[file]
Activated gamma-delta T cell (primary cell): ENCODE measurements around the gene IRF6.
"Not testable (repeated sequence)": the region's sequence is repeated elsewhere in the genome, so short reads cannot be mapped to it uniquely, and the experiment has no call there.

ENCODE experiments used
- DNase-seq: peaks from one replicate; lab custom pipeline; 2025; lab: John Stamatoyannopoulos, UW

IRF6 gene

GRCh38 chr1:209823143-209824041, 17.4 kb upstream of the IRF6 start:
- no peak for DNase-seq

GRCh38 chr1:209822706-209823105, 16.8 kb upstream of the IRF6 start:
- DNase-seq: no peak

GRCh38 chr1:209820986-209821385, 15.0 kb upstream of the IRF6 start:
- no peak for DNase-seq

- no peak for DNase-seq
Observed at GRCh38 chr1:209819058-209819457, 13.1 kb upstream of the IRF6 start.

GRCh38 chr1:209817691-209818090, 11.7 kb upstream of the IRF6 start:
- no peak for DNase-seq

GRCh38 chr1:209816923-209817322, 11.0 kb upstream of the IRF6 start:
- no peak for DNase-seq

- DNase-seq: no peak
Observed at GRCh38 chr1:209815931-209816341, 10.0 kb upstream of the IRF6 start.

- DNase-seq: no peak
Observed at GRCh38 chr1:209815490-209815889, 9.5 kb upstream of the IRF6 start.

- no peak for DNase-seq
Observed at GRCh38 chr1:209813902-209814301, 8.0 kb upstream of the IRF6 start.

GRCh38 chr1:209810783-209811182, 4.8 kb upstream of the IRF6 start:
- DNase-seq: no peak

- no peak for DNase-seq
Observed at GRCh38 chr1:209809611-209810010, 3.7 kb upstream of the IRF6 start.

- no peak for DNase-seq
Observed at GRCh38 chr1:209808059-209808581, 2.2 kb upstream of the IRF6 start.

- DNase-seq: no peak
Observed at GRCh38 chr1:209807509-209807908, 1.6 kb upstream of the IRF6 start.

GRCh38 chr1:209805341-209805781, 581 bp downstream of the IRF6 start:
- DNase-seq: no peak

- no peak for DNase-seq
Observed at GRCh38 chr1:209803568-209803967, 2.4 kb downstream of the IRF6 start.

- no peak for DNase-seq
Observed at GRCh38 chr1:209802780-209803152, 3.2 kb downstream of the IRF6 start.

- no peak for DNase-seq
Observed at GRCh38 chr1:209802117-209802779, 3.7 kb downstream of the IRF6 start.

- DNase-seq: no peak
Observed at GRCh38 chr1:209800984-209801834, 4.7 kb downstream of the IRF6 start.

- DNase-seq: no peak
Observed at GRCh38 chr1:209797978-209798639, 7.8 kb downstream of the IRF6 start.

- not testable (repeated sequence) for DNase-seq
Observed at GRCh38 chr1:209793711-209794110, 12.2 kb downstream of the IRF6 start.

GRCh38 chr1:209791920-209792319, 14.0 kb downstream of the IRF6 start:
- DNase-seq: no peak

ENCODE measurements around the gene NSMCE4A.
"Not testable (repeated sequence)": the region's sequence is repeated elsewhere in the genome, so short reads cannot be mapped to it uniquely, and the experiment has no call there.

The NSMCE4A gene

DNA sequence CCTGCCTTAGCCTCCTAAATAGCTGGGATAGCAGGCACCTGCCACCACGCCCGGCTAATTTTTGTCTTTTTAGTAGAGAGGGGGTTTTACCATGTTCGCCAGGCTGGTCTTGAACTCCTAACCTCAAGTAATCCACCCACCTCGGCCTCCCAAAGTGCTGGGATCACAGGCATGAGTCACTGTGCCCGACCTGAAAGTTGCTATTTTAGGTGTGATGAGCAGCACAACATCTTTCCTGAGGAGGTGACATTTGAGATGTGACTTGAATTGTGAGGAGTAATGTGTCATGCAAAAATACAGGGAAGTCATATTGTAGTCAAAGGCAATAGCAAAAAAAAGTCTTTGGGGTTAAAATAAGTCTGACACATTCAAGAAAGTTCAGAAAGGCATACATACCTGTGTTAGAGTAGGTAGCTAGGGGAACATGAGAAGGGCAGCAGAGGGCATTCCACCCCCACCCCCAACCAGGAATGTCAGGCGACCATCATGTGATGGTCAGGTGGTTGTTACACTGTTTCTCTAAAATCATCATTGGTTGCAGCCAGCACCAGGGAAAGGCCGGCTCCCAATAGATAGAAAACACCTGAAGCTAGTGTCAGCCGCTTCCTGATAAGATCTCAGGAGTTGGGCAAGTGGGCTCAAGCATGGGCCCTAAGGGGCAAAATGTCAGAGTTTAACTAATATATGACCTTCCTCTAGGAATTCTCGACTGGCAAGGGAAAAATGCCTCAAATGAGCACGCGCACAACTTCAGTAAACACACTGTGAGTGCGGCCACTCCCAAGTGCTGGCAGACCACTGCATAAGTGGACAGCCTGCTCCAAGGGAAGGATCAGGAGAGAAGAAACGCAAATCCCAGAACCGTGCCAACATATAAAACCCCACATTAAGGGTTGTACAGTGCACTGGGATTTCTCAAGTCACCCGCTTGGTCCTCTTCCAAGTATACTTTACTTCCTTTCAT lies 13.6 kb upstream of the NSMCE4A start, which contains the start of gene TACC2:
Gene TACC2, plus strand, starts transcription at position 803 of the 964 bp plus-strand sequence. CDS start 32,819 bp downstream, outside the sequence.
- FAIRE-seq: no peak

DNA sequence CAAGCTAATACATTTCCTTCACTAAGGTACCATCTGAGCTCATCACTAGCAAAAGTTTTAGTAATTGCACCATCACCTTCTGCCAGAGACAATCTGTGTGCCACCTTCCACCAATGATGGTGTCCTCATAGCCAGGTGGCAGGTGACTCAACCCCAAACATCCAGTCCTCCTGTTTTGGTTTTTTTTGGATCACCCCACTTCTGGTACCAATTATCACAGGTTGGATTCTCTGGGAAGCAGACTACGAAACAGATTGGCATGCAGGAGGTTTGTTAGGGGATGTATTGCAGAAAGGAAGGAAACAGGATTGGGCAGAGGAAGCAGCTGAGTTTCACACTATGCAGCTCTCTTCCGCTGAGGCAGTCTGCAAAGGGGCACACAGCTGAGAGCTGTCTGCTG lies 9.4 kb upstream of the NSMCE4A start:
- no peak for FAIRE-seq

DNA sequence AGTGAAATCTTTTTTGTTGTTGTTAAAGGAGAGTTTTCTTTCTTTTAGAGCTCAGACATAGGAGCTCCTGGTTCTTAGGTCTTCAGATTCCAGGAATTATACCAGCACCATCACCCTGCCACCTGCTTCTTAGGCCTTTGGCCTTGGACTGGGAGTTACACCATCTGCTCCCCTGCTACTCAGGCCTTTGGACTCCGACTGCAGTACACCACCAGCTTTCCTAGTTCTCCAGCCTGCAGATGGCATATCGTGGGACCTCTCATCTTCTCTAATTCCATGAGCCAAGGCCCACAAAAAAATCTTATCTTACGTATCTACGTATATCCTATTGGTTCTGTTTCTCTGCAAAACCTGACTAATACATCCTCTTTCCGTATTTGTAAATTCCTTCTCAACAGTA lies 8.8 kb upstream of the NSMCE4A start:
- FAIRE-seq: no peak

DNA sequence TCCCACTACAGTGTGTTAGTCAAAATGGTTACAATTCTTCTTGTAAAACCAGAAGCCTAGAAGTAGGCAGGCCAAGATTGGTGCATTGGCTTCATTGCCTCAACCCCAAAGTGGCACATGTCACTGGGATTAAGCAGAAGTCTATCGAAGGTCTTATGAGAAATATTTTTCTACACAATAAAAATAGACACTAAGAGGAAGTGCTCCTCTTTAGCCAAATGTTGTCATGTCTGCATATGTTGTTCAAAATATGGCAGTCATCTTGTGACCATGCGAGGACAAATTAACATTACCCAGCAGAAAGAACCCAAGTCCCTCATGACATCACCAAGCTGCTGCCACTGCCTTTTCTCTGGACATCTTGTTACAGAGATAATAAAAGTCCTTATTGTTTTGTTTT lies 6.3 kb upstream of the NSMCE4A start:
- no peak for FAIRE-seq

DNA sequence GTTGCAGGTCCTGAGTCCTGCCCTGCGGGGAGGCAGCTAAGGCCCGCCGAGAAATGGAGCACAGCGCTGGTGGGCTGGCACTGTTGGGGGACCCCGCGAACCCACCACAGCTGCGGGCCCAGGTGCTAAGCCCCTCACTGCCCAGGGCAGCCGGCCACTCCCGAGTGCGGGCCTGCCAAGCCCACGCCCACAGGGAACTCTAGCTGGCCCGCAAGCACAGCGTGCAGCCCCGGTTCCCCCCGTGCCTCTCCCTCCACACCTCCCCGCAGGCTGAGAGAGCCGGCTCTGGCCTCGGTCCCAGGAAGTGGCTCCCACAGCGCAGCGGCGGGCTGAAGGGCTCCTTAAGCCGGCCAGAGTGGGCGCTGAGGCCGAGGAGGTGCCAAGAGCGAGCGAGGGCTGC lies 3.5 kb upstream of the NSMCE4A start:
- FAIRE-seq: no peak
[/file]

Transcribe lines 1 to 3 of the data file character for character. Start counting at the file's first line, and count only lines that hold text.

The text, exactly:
Activated gamma-delta T cell (primary cell): ENCODE measurements around the gene IRF6.
"Not testable (repeated sequence)": the region's sequence is repeated elsewhere in the genome, so short reads cannot be mapped to it uniquely, and the experiment has no call there.

ENCODE experiments used